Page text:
Saturday, June 15, 2024

Black Folks Camp Too


When Earl Hunter Jr. explains Black Folks Camp Too, people often mistakenly assume he’s running a nonprofit. After all, plenty of charitable initiatives have tried to urge more minorities to take up hiking and camping.

He saw the challenge first-hand while on a cross-country camping trip with his son when he encountered just one other Black family.

But Hunter, 45, is addressing the issue after serving as the vice president of sales for Brevard-based SylvanSport, which makes camping trailers and other gear. He realized that the Black community is a massive untapped market for the outdoor recreation industry, which he calls “probably one of the most segregated industries in the world.”

Instead of taking grant funding to organize camping trips, Black Folks Camp Too partners with major outdoor recreation companies and state parks agencies to conduct research and develop successful marketing campaigns.

Hunter’s company has studied why so few Black people go camping. His conclusion is that for generations, many state parks and campgrounds in the South were for Caucasians, causing a long-term distaste. The resentment also goes back further to the Jim Crow era and advice from family members to avoid “the woods” because that’s where cross burnings and lynchings often happened, he notes.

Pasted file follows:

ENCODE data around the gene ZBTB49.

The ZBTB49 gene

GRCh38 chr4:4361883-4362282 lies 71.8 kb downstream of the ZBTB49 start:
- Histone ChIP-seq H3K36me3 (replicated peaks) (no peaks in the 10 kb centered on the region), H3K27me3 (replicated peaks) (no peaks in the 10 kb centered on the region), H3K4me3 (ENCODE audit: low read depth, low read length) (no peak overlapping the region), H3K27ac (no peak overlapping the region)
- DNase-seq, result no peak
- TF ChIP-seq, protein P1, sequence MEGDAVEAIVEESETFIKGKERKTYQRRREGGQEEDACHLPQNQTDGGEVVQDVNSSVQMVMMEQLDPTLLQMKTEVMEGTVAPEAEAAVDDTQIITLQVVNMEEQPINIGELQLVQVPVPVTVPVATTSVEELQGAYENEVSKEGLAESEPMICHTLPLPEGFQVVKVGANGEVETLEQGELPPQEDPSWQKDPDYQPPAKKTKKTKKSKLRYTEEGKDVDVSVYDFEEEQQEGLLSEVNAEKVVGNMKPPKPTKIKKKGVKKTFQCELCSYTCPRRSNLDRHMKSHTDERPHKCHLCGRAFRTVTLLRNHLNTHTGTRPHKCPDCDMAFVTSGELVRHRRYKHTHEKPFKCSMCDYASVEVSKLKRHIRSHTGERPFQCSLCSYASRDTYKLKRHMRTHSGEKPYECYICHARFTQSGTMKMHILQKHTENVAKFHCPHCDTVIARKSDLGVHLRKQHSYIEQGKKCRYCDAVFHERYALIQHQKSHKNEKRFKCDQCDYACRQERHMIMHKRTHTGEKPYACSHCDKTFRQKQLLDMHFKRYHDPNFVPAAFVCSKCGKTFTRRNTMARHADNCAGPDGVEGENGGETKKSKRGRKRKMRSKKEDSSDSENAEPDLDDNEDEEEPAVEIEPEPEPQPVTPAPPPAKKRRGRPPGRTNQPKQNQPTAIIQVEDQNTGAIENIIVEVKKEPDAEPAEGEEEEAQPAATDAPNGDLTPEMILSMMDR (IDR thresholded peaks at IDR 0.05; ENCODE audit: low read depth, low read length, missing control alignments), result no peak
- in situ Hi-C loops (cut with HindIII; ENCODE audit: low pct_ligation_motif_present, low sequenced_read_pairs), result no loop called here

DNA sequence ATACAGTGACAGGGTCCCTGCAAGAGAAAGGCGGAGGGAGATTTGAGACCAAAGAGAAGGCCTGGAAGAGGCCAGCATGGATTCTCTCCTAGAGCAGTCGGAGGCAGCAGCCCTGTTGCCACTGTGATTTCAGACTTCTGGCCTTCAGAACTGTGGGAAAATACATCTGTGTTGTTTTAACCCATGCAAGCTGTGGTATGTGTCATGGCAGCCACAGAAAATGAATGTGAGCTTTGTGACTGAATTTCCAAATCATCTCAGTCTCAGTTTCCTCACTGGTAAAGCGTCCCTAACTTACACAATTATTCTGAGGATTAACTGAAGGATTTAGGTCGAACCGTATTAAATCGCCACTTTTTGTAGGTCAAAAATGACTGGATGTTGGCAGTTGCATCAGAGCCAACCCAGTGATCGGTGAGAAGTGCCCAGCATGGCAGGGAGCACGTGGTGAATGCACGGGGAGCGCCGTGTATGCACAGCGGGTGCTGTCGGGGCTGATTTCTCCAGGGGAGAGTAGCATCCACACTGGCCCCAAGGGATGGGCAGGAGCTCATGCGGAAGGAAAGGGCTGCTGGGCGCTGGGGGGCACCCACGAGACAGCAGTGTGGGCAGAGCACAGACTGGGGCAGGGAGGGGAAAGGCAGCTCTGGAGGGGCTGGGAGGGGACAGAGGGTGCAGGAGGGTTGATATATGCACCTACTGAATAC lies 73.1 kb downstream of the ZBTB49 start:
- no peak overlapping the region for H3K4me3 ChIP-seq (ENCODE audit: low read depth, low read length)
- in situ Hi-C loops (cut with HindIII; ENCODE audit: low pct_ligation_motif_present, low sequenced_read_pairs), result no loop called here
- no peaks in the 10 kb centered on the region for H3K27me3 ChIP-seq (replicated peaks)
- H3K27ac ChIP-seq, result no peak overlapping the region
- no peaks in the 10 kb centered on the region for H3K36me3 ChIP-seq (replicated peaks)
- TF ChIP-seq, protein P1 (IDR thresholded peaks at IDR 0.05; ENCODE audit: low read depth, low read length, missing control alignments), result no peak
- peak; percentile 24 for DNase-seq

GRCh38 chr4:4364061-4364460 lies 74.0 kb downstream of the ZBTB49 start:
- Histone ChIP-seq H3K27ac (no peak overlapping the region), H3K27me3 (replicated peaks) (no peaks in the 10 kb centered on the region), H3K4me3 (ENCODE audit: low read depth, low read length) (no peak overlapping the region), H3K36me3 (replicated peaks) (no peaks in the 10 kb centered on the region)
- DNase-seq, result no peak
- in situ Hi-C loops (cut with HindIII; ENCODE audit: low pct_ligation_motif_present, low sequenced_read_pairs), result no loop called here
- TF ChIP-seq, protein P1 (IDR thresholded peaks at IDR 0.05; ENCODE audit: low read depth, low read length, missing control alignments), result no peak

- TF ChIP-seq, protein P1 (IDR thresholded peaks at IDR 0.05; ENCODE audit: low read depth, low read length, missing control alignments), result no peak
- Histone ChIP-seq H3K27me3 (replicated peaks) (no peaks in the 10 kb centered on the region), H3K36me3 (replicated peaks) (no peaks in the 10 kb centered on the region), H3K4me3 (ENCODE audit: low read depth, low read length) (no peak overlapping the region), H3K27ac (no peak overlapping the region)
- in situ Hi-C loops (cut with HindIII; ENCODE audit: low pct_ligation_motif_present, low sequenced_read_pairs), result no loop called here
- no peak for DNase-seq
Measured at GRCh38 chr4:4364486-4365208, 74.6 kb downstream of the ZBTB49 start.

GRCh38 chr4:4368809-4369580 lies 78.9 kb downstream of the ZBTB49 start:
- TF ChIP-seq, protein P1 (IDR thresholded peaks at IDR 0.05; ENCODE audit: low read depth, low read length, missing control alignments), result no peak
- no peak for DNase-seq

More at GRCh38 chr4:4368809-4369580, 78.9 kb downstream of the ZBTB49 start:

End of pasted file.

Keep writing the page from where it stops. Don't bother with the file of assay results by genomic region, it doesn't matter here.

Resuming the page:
“The No. 1 thing that keeps folks like me out of the outdoors is fear,” Hunter says. “We don’t have any knowledge. We don’t know what RVs are. We don’t have any idea of what Leave No Trace principles are.”

Education, he says, is the solution. Black Folks Camp Too is working with state agencies in North Carolina and South Carolina to develop materials to help fill that knowledge gap. Outdoors enthusiasts also need to do their part by inviting Black friends, co-workers and neighbors to join them on trips to explore nature, he adds.

To foster a more inclusive environment, Black Folks Camp Too developed the “Unity Blaze” logo, which appears on stickers and other gear. “It’s letting you know that these people treat everyone equally” and it makes for an easy conversation starter, Hunter says.
His next initiative is helping historically Black colleges and universities develop outdoor recreation programs, attracting more Black professionals into industry and park system careers. Those jobs skew disproportionately white.

While most small businesses have expansion goals, Hunter hopes that Black Folks Camp Too can become obsolete if he’s successful in bringing diversity to the great outdoors. “Our hope is our company won’t be necessary in the next 10 years.”

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